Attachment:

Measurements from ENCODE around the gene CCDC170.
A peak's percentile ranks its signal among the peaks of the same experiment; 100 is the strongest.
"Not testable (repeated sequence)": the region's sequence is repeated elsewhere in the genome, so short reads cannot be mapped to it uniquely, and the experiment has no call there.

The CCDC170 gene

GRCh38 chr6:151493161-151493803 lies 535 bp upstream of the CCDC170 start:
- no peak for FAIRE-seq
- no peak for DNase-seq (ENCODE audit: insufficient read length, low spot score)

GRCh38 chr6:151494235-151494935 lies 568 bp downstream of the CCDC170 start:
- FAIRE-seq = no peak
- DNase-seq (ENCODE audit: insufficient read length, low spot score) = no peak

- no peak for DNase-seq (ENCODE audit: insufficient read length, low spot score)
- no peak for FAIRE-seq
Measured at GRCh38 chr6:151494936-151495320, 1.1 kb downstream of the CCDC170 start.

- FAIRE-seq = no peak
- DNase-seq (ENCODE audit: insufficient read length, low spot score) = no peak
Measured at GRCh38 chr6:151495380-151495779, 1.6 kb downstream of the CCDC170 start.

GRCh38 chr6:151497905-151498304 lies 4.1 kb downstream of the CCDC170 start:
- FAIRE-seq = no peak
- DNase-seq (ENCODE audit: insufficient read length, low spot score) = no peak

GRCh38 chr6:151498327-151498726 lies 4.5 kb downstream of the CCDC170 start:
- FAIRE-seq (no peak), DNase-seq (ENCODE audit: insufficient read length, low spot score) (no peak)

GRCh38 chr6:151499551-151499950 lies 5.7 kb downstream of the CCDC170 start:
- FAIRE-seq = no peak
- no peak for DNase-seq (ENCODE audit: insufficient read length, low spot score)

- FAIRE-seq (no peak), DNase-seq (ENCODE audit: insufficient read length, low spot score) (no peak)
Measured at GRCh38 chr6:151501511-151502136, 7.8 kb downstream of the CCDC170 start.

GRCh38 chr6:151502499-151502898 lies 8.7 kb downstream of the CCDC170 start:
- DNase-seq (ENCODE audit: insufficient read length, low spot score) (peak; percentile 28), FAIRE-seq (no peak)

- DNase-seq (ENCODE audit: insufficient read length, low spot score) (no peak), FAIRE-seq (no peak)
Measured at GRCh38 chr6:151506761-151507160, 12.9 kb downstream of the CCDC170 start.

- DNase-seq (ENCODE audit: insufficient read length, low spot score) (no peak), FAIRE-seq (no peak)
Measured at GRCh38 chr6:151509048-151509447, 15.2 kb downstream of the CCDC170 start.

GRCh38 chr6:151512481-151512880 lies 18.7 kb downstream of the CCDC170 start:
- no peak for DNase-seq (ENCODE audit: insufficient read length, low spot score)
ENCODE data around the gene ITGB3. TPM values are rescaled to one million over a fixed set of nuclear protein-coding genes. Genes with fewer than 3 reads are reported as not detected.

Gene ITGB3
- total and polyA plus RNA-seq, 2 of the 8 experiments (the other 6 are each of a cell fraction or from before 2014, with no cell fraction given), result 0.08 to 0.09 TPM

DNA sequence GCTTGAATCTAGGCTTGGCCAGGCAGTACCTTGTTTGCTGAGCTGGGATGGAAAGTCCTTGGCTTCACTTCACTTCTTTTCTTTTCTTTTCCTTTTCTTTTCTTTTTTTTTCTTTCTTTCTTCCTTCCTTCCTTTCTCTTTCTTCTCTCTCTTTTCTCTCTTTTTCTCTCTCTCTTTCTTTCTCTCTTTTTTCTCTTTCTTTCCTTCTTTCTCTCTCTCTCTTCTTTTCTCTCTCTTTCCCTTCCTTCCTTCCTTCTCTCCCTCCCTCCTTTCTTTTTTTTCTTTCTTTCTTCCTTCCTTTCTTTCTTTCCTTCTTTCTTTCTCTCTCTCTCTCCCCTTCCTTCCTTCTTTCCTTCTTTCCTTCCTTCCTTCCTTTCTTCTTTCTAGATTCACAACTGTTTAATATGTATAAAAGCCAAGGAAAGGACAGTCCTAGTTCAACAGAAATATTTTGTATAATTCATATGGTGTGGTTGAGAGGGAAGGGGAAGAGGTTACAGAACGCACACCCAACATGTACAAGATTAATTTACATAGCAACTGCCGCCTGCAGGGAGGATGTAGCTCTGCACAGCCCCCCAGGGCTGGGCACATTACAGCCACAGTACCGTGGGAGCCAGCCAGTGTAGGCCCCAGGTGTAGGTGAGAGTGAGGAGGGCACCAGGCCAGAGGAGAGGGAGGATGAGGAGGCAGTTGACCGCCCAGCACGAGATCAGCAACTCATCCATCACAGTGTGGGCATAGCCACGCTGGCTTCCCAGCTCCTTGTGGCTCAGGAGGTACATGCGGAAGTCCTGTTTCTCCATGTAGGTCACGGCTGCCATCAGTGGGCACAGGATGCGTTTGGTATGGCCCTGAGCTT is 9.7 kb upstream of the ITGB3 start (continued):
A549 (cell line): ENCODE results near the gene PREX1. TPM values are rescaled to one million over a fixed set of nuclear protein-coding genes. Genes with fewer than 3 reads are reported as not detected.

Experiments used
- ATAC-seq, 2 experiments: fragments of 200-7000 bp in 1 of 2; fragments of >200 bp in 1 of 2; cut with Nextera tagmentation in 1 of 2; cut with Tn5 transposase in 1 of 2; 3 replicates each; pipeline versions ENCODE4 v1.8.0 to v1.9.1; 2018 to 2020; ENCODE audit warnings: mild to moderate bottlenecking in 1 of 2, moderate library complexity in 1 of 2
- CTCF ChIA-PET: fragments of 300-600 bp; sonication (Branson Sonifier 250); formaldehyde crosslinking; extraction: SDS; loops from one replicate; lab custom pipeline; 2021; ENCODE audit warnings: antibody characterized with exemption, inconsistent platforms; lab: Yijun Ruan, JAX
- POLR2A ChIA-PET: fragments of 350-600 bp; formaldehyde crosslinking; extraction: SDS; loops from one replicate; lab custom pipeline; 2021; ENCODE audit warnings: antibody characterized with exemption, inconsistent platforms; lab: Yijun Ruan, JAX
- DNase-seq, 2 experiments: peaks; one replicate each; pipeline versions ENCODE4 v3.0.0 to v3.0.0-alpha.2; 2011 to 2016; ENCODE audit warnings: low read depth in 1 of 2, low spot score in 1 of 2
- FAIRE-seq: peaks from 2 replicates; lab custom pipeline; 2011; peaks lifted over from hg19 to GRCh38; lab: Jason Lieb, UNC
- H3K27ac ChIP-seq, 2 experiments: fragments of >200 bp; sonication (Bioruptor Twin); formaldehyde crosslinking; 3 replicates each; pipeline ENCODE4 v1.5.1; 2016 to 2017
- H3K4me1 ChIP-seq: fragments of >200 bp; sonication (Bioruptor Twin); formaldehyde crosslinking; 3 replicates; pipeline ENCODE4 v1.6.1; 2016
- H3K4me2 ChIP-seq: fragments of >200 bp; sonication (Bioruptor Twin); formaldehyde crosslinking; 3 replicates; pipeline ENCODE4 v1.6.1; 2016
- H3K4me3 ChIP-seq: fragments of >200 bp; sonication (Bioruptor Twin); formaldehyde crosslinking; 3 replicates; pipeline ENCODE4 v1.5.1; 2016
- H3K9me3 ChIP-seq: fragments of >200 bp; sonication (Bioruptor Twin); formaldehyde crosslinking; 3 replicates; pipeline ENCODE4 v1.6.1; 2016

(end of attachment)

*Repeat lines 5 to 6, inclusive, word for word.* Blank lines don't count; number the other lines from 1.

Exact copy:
GRCh38 chr6:151493161-151493803 lies 535 bp upstream of the CCDC170 start:
- no peak for FAIRE-seq